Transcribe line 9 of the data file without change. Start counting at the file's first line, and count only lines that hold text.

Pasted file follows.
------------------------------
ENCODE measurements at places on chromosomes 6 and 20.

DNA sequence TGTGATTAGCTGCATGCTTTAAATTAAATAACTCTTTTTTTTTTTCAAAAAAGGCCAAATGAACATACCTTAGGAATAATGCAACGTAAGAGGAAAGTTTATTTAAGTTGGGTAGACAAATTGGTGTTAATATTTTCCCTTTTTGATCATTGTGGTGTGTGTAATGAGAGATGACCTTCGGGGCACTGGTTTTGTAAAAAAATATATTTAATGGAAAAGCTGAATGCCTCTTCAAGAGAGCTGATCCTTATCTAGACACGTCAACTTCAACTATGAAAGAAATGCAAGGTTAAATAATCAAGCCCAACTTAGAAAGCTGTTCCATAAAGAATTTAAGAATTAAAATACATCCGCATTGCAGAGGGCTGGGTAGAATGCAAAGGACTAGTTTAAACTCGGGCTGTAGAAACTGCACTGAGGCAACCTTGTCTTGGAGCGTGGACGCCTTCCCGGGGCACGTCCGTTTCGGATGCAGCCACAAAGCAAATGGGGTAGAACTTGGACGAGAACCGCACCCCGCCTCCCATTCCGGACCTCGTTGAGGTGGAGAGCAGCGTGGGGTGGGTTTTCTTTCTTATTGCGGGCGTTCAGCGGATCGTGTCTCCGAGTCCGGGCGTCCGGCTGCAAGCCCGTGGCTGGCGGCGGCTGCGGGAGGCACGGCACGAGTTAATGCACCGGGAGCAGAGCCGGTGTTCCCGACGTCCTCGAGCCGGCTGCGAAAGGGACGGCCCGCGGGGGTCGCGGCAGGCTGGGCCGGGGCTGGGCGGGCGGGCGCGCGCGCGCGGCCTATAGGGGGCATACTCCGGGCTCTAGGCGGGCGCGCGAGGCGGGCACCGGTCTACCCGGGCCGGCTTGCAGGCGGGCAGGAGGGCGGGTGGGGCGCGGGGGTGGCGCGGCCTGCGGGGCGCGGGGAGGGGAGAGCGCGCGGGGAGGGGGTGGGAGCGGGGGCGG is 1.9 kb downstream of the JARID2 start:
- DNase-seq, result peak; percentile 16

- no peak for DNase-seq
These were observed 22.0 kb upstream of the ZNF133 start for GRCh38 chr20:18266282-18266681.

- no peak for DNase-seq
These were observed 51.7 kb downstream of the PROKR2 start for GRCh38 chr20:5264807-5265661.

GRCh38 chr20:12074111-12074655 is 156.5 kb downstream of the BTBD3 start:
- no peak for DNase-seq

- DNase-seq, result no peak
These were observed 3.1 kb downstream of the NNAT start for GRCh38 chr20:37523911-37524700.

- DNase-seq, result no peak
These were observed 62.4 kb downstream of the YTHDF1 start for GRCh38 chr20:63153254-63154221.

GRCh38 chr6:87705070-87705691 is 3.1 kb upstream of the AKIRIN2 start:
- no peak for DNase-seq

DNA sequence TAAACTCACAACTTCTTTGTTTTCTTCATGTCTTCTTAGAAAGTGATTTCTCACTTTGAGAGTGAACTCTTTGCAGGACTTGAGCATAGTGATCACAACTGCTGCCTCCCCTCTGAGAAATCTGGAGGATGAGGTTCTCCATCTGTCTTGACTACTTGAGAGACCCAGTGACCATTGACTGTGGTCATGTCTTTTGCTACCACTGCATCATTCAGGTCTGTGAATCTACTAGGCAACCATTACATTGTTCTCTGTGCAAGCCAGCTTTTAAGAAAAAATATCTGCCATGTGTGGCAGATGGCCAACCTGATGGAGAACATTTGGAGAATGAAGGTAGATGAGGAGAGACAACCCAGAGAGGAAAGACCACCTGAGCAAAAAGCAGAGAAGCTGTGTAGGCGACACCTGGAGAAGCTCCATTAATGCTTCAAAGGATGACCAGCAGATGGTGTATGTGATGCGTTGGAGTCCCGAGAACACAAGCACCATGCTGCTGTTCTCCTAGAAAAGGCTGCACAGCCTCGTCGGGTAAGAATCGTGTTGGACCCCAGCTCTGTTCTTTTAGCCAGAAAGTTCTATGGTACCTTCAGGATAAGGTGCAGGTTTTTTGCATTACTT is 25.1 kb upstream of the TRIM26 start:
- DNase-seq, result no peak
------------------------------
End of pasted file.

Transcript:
- no peak for DNase-seq